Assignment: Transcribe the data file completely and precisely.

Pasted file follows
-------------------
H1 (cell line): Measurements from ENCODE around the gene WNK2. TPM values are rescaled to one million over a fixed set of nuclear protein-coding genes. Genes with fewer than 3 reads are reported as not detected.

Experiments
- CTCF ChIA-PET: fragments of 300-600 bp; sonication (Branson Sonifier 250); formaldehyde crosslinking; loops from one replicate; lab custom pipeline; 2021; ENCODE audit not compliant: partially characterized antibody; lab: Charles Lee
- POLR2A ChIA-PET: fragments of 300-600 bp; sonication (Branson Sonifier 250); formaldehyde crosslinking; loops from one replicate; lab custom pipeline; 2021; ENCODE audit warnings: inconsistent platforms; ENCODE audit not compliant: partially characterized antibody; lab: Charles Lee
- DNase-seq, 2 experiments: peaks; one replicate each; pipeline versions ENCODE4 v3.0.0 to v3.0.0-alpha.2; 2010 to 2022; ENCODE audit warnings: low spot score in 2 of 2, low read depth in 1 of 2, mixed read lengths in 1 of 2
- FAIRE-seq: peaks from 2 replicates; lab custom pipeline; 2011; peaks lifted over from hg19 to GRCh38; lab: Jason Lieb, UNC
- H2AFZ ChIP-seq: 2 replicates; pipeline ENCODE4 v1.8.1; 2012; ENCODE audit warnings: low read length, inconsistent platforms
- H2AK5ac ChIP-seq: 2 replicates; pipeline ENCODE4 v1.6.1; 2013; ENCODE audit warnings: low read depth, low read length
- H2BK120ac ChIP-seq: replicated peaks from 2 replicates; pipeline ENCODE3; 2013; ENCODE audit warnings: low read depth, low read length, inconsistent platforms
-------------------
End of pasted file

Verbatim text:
H1 (cell line): Measurements from ENCODE around the gene WNK2. TPM values are rescaled to one million over a fixed set of nuclear protein-coding genes. Genes with fewer than 3 reads are reported as not detected.

Experiments
- CTCF ChIA-PET: fragments of 300-600 bp; sonication (Branson Sonifier 250); formaldehyde crosslinking; loops from one replicate; lab custom pipeline; 2021; ENCODE audit not compliant: partially characterized antibody; lab: Charles Lee
- POLR2A ChIA-PET: fragments of 300-600 bp; sonication (Branson Sonifier 250); formaldehyde crosslinking; loops from one replicate; lab custom pipeline; 2021; ENCODE audit warnings: inconsistent platforms; ENCODE audit not compliant: partially characterized antibody; lab: Charles Lee
- DNase-seq, 2 experiments: peaks; one replicate each; pipeline versions ENCODE4 v3.0.0 to v3.0.0-alpha.2; 2010 to 2022; ENCODE audit warnings: low spot score in 2 of 2, low read depth in 1 of 2, mixed read lengths in 1 of 2
- FAIRE-seq: peaks from 2 replicates; lab custom pipeline; 2011; peaks lifted over from hg19 to GRCh38; lab: Jason Lieb, UNC
- H2AFZ ChIP-seq: 2 replicates; pipeline ENCODE4 v1.8.1; 2012; ENCODE audit warnings: low read length, inconsistent platforms
- H2AK5ac ChIP-seq: 2 replicates; pipeline ENCODE4 v1.6.1; 2013; ENCODE audit warnings: low read depth, low read length
- H2BK120ac ChIP-seq: replicated peaks from 2 replicates; pipeline ENCODE3; 2013; ENCODE audit warnings: low read depth, low read length, inconsistent platforms